The past two decades have seen numerous developments in technology, particularly in the world of computers, which are also being merged with other devices, such as cars and television sets. Cloud computing could be the best technological advance of the first ten years of the twenty- first century— better than tablets or smartphones, both of which had been in, or come into, existence during the previous decade. Here are seven reasons for holding this opinion.
1) It enables people to store more than they could on their own hard drives. Many businesses need more storage space for their numerous inventory files, minutes of meetings, and other items that they need for easy retrieval. Quite often, the amount of storage space required is more than the company can afford. Cloud computing will thus make possible the expansions of businesses in ways that would not have been thought possible a decade ago.
2) Costs of business are greatly reduced when data is stored in the cloud, being converted from capital to operational expenses. Such lowered costs make it possible for businesses and individuals to enter into areas in which they otherwise could not, thus equalizing the economic playing field. This is all the more true when for the fact that so far fewer technological and engineering skills are needed to operate the cloud.
3) Sharing files and information can also be done on a wider scale than they could before. Such sharing is made possible by virtualization—in other words, by the creation of “virtual,” as opposed to physical, versions of things. A virtual machine is regarded as a complete unit by those who are using it, even though it is in reality nothing more than a collection of files. Those who work in different areas of the same business can use this facility to share information about them in those places where they overlap. “Snapshots” may also be taken of a virtual machine as it was at any given point in time, and serve as additional records.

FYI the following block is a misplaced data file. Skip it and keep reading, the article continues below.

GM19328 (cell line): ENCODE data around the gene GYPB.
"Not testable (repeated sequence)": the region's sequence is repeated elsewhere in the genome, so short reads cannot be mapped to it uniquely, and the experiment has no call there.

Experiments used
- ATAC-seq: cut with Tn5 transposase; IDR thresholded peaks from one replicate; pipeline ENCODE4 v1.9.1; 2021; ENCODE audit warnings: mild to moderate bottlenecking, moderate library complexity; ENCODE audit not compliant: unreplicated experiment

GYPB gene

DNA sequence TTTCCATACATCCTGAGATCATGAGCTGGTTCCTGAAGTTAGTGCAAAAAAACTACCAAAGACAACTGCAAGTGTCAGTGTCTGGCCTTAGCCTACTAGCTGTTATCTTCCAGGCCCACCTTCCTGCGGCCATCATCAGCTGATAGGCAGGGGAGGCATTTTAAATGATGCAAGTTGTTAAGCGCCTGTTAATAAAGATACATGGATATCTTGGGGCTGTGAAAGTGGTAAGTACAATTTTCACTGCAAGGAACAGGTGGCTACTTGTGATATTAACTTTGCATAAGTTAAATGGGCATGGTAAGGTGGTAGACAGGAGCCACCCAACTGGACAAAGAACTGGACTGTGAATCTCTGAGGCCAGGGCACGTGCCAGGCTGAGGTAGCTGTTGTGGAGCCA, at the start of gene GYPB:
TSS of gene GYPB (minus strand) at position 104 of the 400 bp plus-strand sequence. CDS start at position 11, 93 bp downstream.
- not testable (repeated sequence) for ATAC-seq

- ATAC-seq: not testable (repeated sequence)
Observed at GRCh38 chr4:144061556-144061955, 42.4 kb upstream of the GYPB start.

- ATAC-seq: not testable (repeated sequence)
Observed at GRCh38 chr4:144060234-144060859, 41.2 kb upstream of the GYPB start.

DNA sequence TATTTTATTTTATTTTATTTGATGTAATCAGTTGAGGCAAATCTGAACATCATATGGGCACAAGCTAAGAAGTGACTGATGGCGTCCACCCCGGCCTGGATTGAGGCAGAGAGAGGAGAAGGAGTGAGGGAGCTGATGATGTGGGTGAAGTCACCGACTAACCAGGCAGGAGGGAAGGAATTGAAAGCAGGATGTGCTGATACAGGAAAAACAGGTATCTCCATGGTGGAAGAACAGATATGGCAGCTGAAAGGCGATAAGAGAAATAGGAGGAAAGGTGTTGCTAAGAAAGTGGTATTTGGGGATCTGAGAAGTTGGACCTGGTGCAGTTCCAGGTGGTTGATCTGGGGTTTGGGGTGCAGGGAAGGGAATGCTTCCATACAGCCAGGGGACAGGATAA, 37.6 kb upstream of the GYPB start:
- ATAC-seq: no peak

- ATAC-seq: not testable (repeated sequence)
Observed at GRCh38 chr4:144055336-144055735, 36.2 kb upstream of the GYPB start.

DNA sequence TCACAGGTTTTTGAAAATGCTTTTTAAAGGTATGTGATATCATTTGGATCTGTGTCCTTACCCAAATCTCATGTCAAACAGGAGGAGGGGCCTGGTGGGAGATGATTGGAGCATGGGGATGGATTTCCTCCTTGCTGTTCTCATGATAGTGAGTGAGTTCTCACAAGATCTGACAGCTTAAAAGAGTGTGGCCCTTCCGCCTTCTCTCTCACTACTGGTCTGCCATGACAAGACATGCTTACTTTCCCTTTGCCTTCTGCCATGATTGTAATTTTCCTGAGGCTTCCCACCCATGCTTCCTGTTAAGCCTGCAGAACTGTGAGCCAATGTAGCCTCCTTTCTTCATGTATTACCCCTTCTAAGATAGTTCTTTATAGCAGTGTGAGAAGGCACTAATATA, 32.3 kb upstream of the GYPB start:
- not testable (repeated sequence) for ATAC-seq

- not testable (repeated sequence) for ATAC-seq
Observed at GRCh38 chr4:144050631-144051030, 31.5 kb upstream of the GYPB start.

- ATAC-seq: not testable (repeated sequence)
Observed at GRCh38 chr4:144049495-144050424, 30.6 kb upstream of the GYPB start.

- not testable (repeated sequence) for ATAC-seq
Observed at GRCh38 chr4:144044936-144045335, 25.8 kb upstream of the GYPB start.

4) Not only individual files, but whole resources and expenses, may be shared among a group of users. This capacity is known as multi-tenancy, and it has opened up a wide range of new possibilities. An infrastructure, for example, may be stored in a central location to save money, not only on space, but on software licenses, since this are distributed among several individuals.
5) Security is one of the biggest issues facing the computer world. Of course, the use of computers to commit crimes antedates the Web by more than thirty years, but the Web has increased the opportunities for such theft thousandfold. Here, too, is an area in which cloud computing really proves its value. Again, the costs are vastly reduced on security as the cloud provider is often able to give protection even though individual clients may not be able to afford it. The centralization of data also makes security easier to maintain. Those who fear that having data shared among diverse users may actually be less secure—because more complex—can rest assured that they have the option of having cloud servers privately installed on their systems.
6) Because files stored in a cloud system can be accessed from anywhere—including away from one’s desktop, provided the user has a mobile phone—individual users can share data while “on the go.” Thus, if one person needs to share data with a particular colleague immediately, he can easily do so.
7) It is easy to adapt a cloud system to suit the needs of particular clients.
In short, storing data in the cloud has many huge implications that are especially useful in businesses, but which can also be used by private individuals, such as professors when storing information related to the courses they teach. People may also be able to share things about themselves in their spare time.
Cloud computing is the technological advance of a decade. This may prove true, additionally, for many of the services that resemble it, including automatic computing (in which the system can manage itself), utility computing (resources being packaged together), grid computing (pooling resources to reach a common goal), and peer to peer sharing.
Linda Le is a tech blogger, and proud user of cloud host with ProfitBricks and data center management.